For example, Columbus Blue Jackets goaltender Sergei Bobrovsky, who owns a relatively pedestrian .913 save percentage and 2.85 goals-against average, was likely only named to the game because he plays for the host team. Now injured (like most everyone else apparently), he is being replaced by St. Louis Blues goalie Brian Elliott.
Similarly, Nashville Predator Pekka Rinne is being replaced by Pittsburgh’s Marc-Andre Fleury. And Detroit Red Wing Jimmy Howard is being replaced by New York Islander Jaroslav Halak.
That last substitution is a particularly interesting one. After the NHL bent over backwards to satisfy the ill-conceived notion that every team should be represented at the event, going so far as to name Edmonton Oiler Ryan Nugent-Hopkins and Carolina Hurricane Justin Faulk for some reason, now the Red Wings, the team with the fifth-most points in the league, have absolutely no one. Up until Bobrovsky’s injury, the host Blue Jackets, who have the sixth-lowest point total, had three.
The injury pandemic has gotten so bad that even the reserves are dropping like flies, with Montreal Canadien Jiri Sekac selected to replace Los Angeles King Tanner Pearson. Now, only four of six predesignated “rookies” to compete purely in the skills competition remain. At this point, it might make more sense to just allow Gaudreau, Sekac, Ottawa Senator Mike Hoffman, and Jonathan Drouin of the Tampa Bay Lightning to be drafted into the main event as well. It would at least look like less of a sideshow.
No Laughing Matter
Now, obviously, some of these “injuries” are legitimate. But consider the specific case of Sekac. Sekac has just 15 points so far this season as a third-line forward for the Habs. There are currently six rookies who hadn’t been selected either with higher point totals who just as easily could have been named ahead of him.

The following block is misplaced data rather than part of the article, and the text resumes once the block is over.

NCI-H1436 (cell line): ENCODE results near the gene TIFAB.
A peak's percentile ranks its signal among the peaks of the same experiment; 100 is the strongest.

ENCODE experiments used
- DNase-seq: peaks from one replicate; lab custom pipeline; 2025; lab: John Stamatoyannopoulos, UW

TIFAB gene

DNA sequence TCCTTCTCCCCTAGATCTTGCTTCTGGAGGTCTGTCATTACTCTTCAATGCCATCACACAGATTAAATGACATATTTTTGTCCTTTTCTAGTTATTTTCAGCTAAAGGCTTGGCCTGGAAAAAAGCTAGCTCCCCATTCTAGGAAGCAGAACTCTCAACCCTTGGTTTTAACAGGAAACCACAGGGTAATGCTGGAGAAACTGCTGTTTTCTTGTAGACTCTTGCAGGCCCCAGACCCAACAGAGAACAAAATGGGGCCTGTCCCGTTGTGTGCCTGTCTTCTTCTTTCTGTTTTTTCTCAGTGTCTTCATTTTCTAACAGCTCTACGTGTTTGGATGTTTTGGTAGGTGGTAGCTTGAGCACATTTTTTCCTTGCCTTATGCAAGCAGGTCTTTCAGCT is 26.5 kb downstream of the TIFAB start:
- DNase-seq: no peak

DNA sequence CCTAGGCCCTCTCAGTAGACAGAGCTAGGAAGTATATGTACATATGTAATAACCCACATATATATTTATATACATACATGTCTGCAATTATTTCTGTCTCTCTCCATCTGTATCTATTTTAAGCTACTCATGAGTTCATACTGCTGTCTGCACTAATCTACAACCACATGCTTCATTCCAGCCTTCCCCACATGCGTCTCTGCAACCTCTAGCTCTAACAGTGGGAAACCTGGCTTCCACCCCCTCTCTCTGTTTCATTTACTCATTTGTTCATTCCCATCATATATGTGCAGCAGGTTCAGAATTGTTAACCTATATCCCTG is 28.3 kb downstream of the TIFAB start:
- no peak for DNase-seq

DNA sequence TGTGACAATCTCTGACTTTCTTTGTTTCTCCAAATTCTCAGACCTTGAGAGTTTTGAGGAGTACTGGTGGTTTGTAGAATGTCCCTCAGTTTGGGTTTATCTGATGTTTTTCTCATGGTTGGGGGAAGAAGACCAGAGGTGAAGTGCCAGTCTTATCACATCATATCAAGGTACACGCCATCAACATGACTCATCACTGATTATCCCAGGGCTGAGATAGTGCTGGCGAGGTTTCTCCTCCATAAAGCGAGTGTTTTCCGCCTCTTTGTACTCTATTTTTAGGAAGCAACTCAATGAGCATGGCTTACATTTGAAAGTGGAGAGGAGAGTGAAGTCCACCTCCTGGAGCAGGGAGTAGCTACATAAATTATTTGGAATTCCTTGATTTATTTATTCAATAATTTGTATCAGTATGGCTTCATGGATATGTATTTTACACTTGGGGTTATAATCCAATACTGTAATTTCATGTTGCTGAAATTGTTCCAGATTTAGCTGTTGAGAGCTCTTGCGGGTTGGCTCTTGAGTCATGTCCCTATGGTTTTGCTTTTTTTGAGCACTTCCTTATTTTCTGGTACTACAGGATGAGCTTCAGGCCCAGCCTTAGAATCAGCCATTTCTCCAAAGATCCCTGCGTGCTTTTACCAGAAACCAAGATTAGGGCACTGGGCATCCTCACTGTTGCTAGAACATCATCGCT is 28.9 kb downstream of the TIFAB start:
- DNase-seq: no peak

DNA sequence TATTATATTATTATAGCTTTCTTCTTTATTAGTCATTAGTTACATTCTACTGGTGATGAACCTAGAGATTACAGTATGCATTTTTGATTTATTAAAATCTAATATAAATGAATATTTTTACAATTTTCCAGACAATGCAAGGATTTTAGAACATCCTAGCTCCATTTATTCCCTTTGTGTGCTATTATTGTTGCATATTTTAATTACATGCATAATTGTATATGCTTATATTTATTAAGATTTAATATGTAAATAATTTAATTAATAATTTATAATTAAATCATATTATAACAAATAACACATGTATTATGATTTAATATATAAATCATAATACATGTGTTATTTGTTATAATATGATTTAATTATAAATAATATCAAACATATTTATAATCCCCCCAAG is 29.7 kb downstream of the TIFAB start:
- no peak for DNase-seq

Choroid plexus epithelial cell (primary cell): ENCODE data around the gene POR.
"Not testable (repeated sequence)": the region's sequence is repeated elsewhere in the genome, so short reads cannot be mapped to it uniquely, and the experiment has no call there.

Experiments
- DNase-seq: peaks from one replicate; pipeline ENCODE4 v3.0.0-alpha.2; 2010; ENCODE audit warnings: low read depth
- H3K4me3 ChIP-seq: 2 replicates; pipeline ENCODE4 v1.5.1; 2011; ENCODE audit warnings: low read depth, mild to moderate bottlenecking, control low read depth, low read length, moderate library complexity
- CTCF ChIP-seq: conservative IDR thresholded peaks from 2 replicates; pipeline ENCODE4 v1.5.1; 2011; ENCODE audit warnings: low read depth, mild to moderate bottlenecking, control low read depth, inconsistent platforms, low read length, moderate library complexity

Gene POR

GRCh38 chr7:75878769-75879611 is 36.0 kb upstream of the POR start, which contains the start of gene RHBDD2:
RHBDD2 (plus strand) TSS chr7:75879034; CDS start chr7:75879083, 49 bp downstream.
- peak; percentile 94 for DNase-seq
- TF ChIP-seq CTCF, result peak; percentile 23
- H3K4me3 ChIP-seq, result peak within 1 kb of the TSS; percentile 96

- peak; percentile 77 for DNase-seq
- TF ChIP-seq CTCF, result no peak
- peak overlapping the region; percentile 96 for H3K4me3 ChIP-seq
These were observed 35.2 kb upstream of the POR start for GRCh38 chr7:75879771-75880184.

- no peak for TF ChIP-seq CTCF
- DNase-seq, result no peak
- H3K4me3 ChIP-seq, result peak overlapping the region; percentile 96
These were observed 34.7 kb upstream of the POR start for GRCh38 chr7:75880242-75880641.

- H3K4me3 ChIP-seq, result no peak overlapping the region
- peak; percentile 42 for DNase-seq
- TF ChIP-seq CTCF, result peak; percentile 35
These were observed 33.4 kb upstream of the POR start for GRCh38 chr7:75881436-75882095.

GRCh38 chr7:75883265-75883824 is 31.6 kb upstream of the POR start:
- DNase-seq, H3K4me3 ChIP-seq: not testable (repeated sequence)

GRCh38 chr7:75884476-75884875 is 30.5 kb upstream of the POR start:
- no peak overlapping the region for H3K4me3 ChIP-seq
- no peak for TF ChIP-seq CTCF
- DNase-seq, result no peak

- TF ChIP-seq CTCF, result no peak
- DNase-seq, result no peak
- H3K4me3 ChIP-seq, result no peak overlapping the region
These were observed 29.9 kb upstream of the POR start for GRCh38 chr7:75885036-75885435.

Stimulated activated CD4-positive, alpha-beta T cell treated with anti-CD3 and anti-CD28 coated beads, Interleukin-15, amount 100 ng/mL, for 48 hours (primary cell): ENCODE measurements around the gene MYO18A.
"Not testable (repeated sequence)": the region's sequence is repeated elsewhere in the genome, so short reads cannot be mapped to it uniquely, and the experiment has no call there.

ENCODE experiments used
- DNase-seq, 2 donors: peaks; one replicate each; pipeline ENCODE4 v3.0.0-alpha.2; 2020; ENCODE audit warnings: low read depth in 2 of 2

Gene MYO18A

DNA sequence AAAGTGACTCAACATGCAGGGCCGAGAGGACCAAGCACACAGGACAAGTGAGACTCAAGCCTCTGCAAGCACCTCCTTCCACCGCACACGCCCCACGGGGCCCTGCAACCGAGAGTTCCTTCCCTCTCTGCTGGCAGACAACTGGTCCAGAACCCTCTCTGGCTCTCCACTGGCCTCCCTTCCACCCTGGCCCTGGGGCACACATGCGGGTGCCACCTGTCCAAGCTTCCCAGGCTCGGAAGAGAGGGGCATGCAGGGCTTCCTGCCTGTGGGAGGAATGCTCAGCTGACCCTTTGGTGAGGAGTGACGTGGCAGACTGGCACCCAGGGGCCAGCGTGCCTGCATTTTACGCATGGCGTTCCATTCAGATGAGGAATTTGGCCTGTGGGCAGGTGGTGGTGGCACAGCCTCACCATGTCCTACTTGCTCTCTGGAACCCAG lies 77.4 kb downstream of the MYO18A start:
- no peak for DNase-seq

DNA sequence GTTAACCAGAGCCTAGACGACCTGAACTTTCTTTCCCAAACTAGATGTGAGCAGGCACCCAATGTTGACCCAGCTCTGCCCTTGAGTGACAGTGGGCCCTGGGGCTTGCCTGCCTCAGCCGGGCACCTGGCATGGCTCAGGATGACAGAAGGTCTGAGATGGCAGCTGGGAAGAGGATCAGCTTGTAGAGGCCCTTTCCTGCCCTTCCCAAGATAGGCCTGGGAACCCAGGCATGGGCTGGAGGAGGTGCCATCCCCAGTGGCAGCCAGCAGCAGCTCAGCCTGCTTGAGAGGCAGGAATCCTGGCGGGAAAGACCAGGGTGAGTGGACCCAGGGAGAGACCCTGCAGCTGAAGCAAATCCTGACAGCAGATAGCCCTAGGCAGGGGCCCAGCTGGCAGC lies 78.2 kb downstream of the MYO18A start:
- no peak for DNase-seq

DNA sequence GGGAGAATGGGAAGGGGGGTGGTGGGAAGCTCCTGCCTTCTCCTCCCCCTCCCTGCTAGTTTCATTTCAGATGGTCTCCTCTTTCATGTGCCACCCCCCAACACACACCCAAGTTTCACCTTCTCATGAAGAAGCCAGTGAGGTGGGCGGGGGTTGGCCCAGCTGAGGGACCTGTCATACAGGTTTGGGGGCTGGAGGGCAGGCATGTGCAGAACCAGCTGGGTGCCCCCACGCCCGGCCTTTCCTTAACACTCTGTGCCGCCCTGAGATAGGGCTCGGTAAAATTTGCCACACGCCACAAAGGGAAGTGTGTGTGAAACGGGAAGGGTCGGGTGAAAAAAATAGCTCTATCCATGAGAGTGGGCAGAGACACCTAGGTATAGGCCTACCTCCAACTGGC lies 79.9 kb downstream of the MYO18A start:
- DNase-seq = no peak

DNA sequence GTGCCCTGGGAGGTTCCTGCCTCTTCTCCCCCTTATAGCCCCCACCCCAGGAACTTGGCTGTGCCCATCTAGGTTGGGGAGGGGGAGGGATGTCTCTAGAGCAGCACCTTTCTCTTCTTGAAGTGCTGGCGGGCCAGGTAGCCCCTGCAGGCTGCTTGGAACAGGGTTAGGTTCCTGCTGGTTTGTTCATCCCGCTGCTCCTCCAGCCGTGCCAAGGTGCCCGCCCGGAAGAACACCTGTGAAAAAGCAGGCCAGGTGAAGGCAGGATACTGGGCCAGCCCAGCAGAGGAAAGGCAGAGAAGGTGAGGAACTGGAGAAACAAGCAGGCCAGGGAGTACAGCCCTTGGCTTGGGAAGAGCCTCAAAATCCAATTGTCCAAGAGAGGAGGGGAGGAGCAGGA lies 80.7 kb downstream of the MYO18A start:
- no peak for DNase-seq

While Sekac has been an undeniable bright spot for Montreal this season, he just does not belong anywhere near the spotlight this weekend. No one can argue that he does. And, yet, here we are, just a few injuries away from seeing him in the All-Star Game if trends are anything to go by. Is it that out of the question that between now and the game three other supposed stars mysteriously get ill or pull a hammy?
How funny would that be, that a player with 15 points ends up playing in the All-Star Game? Not so much funny “ha, ha,” of course. Funny the same way counterfeit money is, as in “fraudulent.” This game is now stinking like a cash grab, an event put on purely to make money with little to no actual entertainment value, which, sad as it may be, has arguably been the case for some time.
Sure, the NHL is a business and its goal is to pad its bottom line. However, its business is hockey. The absolute best-case scenario here is these selections were the best the league could do. If that’s the case, it’s abundantly clear it just doesn’t know hockey. That’s the real joke.
After 10 years of writing hockey, Ryan decided it was as good a time as any to actually join The Hockey Writers for the 2014-15 season. Having appeared as a guest on such programs as CBC Radio One’s Daybreak, Ryan has written for such publications as the Montreal Gazette and Bleacher Report and worked for the NHL itself and his hometown Montreal Canadiens. He currently covers the Habs for THW as a columnist.